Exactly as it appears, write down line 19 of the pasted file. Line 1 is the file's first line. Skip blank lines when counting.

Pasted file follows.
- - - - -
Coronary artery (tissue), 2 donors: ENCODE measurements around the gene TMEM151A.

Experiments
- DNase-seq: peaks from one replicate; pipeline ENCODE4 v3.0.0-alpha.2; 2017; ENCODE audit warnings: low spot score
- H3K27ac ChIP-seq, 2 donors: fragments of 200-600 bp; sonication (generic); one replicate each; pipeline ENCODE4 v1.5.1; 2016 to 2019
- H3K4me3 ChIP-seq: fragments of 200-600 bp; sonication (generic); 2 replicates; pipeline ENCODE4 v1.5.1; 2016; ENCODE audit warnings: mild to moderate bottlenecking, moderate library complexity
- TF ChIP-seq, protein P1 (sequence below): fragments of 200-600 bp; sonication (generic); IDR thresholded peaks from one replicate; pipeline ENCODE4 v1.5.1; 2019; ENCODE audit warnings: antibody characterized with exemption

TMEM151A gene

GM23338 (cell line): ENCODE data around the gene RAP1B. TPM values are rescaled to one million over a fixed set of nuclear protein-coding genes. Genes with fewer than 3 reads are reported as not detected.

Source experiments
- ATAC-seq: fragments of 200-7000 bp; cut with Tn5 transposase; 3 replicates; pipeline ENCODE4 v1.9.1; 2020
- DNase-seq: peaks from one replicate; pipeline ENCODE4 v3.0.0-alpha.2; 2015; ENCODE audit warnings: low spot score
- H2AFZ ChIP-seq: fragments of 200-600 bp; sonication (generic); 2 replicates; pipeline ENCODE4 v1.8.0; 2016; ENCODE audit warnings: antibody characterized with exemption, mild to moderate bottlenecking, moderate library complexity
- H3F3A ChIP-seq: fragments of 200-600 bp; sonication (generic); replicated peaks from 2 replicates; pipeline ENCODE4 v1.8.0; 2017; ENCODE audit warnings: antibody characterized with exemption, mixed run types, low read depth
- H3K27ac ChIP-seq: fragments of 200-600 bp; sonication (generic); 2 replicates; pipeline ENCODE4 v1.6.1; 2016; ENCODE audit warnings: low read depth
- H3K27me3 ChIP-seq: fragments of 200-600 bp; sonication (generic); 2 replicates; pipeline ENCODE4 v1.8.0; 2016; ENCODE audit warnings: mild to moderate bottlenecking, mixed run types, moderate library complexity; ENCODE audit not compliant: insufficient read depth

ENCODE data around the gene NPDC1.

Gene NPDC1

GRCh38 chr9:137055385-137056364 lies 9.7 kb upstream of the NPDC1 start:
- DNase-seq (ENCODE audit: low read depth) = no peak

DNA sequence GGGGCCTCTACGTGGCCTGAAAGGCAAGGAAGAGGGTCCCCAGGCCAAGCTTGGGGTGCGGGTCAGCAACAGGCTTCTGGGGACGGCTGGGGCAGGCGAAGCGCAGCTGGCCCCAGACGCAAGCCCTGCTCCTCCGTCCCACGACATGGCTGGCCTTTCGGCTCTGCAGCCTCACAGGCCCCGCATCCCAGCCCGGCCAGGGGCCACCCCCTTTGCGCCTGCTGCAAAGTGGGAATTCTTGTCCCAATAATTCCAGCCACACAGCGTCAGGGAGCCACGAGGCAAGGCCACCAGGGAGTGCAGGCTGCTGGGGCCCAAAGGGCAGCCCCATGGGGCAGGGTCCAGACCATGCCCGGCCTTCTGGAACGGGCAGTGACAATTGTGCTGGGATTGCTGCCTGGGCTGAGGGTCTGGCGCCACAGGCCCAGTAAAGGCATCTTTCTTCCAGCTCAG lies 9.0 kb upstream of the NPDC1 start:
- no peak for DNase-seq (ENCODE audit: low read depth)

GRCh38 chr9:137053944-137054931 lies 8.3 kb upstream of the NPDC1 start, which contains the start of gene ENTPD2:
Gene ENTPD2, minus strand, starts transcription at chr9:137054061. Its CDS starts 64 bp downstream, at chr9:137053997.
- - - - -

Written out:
- DNase-seq (ENCODE audit: low read depth) = no peak